• CCC are cells coated with IgG antibody
  • Will react with antibodies in Coombs serum still "floating around" in the tube.
  • Agglutination will now result
  • Agglutination following addition of CCC verifies negative result

False Positives and Negatives

 False-Negative Reactions

False-negative reactions can occur when antigen-antibody reactions have occurred but WASHING IS INADEQUATE and free antibody remains when the anti-human globulin is added.

  • Anti-human globulin (Coombs) antibody prefers to react first with free antibody and then with antibody-coated cells
  • If the free antibody has already reacted with the anti-human globulin, no free Coombs serum to react with Coombs Control Check Cells (CCC)
     

False negatives that are detected by negative Coombs control cells includes

  • inadequate cell washing
  • delay in adding antiglobulin reagent after the washing step
  • presence of small fibrin clots among the cells
  • inactive, or forgotten, antiglobulin reagent

Inadequate cell washing will lead to unbound antibody remaining in the red cell suspension that are available to neutralize the AHG (Coombs serum) so it will not react with red cells bound with antibody.

Delay in adding Coombs serum after washing step will lead to antibody eluting off, detaching from, cell while cells are sitting in saline.  Now free antibody present in the saline neutralizes the AHG, Coombs, serum so it will not be able to react with the cells bound with antibody.

Small fibrin clot among the cells that were not washed away will have immunoglobulins and complement present.  The antibodies and complement in the fibrin clot neutralizes AHG, Coombs, serum leading to a negative test.

Inactive AHG (Coombs serum) or the failure to add AHG (Coombs serum) will also be detected by a negative reaction when adding Coombs Control Check Cells.

There are also false negatives NOT detected by negative Coombs Control Cells that include:

  • Too heavy cell suspension
  • Delay during cell washing procedure, which can lead to antibody eluting off cells while they are sitting in saline and then the antibody is washed away during the remaining washes
  • Improper centrifugation can either lead to lost of cells during the washing or the need to shake too hard during resuspension.

False positives

False positive reactions can also occurred when performing this test.  These would not be detected by the use of Coombs Control Check Cells.  Reasons for a false positive reaction could be the following:

  • Using improper sample (clotted cells instead of EDTA for Direct Antiglobulin Test, DAT)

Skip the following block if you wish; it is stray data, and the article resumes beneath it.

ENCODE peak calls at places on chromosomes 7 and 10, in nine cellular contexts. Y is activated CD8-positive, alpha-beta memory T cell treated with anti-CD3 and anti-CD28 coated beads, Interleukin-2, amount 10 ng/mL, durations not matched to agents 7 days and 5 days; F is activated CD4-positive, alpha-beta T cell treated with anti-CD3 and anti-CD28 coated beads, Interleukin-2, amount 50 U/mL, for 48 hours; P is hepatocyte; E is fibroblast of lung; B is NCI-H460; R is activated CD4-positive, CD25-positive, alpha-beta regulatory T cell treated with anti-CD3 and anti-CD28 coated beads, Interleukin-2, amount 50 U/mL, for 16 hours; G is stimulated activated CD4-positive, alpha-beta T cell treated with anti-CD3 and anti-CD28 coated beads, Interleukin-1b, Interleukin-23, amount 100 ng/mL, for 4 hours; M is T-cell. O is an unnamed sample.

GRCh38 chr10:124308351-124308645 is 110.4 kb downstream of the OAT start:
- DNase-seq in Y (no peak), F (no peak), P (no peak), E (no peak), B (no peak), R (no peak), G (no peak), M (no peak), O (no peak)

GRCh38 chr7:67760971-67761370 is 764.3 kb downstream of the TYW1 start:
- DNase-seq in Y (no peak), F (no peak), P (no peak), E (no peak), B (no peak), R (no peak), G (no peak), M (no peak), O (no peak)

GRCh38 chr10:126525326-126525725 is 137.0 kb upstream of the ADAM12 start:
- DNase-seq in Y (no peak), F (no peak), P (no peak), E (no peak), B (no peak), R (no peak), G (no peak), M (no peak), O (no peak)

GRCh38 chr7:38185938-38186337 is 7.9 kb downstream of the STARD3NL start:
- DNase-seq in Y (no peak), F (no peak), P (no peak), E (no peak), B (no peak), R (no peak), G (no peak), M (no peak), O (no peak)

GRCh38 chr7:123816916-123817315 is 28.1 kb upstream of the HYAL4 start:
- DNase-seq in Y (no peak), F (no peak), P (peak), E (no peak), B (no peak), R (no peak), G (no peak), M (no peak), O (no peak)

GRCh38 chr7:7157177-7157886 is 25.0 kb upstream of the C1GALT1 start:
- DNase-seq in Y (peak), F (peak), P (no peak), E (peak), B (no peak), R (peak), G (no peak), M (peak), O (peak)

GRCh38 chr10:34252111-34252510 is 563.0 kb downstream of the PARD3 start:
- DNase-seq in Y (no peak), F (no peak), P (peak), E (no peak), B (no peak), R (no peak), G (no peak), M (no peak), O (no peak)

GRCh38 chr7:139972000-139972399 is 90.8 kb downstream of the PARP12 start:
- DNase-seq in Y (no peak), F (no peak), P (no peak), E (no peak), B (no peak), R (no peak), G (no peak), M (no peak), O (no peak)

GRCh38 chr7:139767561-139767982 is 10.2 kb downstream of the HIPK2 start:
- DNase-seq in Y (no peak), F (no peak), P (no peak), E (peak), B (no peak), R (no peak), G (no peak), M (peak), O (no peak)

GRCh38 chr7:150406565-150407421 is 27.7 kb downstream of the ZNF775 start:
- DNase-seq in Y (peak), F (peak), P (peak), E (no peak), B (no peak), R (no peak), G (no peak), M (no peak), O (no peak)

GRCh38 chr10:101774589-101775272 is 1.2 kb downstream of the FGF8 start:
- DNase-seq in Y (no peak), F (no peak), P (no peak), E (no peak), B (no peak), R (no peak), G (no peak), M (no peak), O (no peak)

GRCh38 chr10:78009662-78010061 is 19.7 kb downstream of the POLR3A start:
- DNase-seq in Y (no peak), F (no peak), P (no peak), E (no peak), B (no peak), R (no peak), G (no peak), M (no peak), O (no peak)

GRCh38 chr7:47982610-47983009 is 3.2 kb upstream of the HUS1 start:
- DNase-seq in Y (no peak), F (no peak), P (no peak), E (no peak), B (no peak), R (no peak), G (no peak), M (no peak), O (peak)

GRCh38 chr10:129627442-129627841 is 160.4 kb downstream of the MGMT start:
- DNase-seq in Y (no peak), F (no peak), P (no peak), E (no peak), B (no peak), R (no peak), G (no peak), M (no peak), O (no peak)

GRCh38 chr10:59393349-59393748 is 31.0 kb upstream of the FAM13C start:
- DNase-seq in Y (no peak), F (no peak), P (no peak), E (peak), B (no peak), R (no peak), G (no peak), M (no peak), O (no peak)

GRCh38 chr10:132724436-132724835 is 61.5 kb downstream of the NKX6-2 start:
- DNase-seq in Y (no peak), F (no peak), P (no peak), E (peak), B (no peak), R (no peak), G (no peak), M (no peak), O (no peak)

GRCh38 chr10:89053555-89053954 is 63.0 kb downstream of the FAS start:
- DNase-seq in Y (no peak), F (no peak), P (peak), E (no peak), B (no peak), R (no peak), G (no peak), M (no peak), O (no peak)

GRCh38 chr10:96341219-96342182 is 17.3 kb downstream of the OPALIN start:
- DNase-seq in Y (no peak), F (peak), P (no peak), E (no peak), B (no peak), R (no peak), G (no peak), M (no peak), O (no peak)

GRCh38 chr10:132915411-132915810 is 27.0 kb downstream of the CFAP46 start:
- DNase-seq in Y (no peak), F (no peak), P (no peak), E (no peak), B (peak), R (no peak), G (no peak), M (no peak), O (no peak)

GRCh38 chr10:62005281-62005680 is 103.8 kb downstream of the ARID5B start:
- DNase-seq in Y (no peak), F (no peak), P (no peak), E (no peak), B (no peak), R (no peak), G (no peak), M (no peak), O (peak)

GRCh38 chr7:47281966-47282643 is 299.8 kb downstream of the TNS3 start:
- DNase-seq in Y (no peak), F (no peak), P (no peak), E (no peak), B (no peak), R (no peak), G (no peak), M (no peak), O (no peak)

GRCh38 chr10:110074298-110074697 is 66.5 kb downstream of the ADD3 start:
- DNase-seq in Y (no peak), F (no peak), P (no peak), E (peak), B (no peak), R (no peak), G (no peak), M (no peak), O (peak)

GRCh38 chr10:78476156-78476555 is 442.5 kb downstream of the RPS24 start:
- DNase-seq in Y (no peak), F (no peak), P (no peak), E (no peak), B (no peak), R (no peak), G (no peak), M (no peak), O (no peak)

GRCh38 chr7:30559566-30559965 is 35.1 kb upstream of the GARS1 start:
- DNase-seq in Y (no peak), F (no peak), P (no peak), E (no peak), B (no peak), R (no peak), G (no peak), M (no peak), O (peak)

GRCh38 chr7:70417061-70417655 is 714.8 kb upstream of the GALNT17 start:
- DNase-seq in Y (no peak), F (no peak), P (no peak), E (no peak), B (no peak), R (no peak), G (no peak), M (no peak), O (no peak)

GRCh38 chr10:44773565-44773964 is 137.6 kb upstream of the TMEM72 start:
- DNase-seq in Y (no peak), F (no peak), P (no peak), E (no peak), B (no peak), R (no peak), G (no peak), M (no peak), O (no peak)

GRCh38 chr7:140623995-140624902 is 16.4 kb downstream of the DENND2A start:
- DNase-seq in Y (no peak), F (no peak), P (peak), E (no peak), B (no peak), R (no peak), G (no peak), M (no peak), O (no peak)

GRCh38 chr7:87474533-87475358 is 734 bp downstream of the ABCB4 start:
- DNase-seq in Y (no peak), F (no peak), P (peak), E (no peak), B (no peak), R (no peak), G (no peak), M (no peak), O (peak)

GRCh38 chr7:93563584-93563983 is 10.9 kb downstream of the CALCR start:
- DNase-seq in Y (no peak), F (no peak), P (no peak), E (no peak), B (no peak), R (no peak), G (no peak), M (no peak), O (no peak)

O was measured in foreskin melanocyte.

• Spontaneous agglutination (cells heavily coated with IgM)
  • Non-specific agglutination ("sticky cells")

All of these reactions would be the result of cells appearing to agglutinate, or actually agglutinating.  Using a clotted tube for the DAT may allow complement to become activated in the test tube since calcium ions are free to be part of the complement cascade.


Direct Antiglobulin Testing

Principle

The Direct Antiglobulin Test detects in vivo coating of patient cells - either IgG antibodies, complement, or both.  Within the patient's blood stream antibodies attach to their specific antigens on the red blood cells.  This happens in Hemolytic Disease of the Newborn (HDN), in transfusion reactions, and in autoimmune hemolytic anemia.  Certain drugs are also known to activate complement and it can also coat the cells in vivo. 

When the blood is drawn the antibodies and/or complement have already attached to the red cells.  Those red cells from the EDTA tube will be washed 3 or more times and a 3% cell suspension is made. A drop of cell suspension and the anti-human globulin are mixed in a tube and then centrifuged.  If agglutination occurs, it indicates the patient has a positive Direct Antiglobulin Test due to antibody coating the cells in vivo.   If IgM antibodies involved, DAT will be identified by complement binding since the polyspecific antisera has both anti-IgG and anti-C3.  The meaning of a positive DAT is found under Clinical Causes of a Positive DAT.

Technique

  1. Add 1  drop of patient cells from EDTA tube to tube
  2. Wash these drops of blood 3-4X to remove plasma antibodies and make a 3% cell suspension.
  3. Add a drop of 3% cell suspension to a clean, labeled tube.
  4. Add drop of Polyspecific AHG (Coombs serum) to the tube.
  5. If test is positive with polyspecific reagent, set up again using monospecific reagents to see if it is antibody or complement or both coating the cells.
  6. We want to make the test as sensitive as possible, so allow all negatives to incubate 5 minutes to enhance complement coating.
  7. Read all negatives microscopically to detect weak coating.